Yet he also championed fringe Tea Party figures such as Sharron Angle, who tried to unseat Senate Majority Leader Harry Reid of Nevada, and Christine (“I am not a witch”) O’Donnell, whose defeats cost the party seats—and possibly control of the Senate. DeMint didn’t care. He enraged many in his party when he said he’d rather have 30 Rubios than 60 Arlen Specters, a slap at the moderate Republican senator from Pennsylvania who later switched to the Democrats. DeMint became McConnell’s tormenter and the leading voice of dissent among Senate Republicans.

“What Jim loved most was letting his imagination run loose about what conservatism could do,” says Tim Chapman, who worked for DeMint while he was in Congress and is now chief operating officer of Heritage Action for America, the lobbying arm of the Heritage Foundation. “But the Senate can be a lonely place. His frustration was less with the fact that he was getting beat up left and right by his colleagues—he’s got thick skin—than that he wasn’t able to talk about big ideas.”

So DeMint gave up trying to purify the party from within. “I recognized that, even after working to elect candidates the party really didn’t want, the only way to change Washington is to go directly to the people,” he says. “You have to win the debate on the outside to shape the culture.”

DeMint thought the Heritage Foundation could provide a platform that the Senate had not. The foundation was the favorite think tank of the Reagan administration, and although its influence has waned, its scholars still staff Republican administrations and congressional offices. Over the years, the Heritage brand has been sullied by the impression that many of its experts are more concerned with politics than scholarship. Selecting an outspoken partisan like DeMint to be president only deepens this impression. Someone as impatient for a Republican revolution as DeMint, though, would see plenty to like about the job, not least its connection to Heritage Action, a 501(c)(4) organization created in 2010 that can run television ads, lobby members of Congress, organize activists, and otherwise advocate for political causes, which the Heritage Foundation itself, as a nonprofit, is forbidden from doing.

While ethics laws bar DeMint from lobbying his former colleagues until he has been out of the Senate for two years, the organizations he oversees and the PAC he founded in the Senate are all pushing his agenda. The Heritage Foundation has produced studies questioning the benefits of immigration reform; Heritage Action has put the defund movement center stage; and the Senate Conservatives Fund, though DeMint is no longer formally affiliated, has been running attack ads calling McConnell a “turncoat” who “surrendered to Barack Obama” in the health-care fight.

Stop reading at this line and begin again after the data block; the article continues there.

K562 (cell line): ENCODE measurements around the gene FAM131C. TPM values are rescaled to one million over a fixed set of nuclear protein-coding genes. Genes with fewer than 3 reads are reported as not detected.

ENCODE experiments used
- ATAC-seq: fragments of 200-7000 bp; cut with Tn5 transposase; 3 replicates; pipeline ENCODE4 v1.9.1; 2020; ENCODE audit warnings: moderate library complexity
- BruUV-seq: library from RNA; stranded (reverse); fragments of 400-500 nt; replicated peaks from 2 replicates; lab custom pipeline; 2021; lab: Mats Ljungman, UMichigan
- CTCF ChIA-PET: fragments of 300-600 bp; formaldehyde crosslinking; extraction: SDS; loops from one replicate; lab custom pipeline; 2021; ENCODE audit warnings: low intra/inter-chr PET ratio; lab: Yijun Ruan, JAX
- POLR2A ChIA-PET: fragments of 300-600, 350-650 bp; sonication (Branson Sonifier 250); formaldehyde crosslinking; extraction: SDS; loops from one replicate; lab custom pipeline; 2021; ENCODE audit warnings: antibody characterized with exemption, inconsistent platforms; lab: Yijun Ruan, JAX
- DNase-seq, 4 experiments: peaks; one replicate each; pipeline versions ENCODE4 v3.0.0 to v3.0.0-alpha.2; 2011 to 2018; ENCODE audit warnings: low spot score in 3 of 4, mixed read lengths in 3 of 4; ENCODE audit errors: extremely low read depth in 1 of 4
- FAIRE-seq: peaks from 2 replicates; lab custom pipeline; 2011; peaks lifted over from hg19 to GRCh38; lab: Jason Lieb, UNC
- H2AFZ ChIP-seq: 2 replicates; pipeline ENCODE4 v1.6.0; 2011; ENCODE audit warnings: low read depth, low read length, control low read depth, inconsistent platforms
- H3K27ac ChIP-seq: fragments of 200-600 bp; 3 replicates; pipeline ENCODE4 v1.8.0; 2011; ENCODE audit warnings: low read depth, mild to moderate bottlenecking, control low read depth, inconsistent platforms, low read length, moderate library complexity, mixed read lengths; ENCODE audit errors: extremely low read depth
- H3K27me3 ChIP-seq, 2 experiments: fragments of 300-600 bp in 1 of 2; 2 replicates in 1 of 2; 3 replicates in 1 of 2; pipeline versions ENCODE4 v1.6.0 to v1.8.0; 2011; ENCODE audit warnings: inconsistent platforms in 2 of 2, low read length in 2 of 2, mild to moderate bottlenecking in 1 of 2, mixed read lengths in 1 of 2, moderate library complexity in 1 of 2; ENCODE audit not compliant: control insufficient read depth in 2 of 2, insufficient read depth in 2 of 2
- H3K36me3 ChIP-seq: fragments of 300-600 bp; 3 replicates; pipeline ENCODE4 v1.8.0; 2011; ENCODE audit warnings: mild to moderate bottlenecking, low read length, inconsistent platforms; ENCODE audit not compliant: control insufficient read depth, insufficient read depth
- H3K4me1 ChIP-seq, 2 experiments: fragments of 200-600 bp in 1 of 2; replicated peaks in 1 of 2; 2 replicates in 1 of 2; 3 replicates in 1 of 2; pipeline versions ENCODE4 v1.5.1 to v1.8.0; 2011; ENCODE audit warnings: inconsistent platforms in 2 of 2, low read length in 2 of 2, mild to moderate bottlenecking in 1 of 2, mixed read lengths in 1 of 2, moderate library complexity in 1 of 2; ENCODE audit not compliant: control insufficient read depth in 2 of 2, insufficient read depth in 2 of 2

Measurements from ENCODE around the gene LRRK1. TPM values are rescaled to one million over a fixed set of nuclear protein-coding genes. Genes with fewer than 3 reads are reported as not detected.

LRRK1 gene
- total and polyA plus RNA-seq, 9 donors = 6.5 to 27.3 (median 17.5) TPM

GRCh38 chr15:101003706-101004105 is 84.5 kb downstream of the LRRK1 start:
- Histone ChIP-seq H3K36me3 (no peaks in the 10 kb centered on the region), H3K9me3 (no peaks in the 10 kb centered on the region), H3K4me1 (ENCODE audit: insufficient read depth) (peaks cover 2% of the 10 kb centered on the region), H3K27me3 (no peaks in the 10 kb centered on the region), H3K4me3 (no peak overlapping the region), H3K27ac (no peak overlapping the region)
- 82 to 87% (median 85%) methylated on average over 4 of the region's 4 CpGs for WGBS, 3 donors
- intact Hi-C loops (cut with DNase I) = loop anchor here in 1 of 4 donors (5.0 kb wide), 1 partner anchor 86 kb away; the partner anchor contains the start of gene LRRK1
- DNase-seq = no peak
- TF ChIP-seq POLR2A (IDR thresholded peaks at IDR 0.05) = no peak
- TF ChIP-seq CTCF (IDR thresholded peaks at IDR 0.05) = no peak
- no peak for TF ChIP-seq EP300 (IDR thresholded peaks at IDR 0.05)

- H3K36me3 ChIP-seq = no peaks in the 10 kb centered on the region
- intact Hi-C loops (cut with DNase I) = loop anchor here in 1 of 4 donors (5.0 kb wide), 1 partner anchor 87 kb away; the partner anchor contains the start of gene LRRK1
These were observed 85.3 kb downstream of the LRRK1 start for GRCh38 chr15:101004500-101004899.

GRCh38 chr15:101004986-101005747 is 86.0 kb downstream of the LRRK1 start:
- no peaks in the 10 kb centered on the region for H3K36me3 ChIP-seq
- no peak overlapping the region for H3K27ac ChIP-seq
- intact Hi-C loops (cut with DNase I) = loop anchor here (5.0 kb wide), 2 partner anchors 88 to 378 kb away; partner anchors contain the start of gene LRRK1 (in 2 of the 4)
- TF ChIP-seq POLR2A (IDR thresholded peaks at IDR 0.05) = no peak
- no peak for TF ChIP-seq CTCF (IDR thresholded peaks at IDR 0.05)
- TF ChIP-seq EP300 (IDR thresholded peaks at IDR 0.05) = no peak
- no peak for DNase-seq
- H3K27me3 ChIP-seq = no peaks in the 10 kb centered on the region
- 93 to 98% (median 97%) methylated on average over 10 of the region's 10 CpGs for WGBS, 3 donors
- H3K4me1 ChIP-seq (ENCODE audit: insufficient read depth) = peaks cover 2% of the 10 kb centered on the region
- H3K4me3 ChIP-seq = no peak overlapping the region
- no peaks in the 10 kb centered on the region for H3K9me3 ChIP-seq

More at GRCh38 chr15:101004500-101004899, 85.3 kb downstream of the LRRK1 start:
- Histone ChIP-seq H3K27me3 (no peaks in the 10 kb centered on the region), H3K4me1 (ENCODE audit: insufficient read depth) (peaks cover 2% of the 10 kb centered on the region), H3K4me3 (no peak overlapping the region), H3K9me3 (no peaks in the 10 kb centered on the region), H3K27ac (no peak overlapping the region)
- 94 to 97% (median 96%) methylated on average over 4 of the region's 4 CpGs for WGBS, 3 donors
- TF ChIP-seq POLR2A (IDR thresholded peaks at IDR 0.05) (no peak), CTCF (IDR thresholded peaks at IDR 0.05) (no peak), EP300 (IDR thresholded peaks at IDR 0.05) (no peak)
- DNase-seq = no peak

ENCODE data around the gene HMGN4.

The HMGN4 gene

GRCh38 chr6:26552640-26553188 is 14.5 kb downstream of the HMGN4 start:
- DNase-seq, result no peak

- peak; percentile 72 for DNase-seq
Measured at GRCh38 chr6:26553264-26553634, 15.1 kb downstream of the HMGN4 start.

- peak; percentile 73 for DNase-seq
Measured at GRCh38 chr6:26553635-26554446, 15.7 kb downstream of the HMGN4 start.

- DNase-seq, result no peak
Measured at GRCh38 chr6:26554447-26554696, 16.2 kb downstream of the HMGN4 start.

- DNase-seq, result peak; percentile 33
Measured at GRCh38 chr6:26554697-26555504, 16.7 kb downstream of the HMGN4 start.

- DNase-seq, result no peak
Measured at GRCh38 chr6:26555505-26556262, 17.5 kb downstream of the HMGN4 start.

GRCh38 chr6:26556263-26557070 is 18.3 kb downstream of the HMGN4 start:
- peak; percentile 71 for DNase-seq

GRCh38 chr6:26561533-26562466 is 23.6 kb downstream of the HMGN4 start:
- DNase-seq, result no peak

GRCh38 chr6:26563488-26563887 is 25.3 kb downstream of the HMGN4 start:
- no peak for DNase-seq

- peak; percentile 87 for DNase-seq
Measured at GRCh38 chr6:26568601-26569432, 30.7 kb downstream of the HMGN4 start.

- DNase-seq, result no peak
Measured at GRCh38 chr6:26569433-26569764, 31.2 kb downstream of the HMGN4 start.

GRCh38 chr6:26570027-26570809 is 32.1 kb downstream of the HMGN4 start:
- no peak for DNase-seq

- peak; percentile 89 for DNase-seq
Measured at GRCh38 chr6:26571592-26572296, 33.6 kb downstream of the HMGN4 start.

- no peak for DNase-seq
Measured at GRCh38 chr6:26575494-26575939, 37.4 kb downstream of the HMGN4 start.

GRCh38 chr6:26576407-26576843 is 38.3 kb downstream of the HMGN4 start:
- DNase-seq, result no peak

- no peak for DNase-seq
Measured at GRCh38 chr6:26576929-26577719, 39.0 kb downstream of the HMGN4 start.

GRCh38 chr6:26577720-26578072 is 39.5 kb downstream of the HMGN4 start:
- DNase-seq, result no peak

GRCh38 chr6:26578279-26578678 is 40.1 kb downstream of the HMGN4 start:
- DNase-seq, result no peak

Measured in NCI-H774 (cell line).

The widespread assumption after the 2012 election was that Obama’s victory had settled most of the big fights contested in the campaign, Obamacare in particular. The Republican National Committee, reeling from Mitt Romney’s defeat, conducted an autopsy of what went wrong and concluded that the party needed to broaden its appeal to immigrants, young people, and minorities and move beyond its image of implacable hostility. Boehner was among the first to embrace this message. “It’s pretty clear that the president was reelected,” he said on Nov. 8. “Obamacare is the law of the land.”

Since then two things have become apparent: Conservative activists have rejected this call for moderation, and Boehner has lost control of the House. The second has everything to do with the first and explains why we’re careening toward shutdown. DeMint, Cruz, and all those trying to defund Obamacare drew precisely the opposite lesson from the last election than just about everyone else did. “Republicans were told, ‘Don’t do anything. Don’t be the issue. Don’t stand for anything. Make it about Obama,’ ” DeMint says. “What happened in 2012 was that there was a void of any inspiration, any attempt to lead. It certainly wasn’t because the party was too conservative—it was because there was no conservative leadership at all!”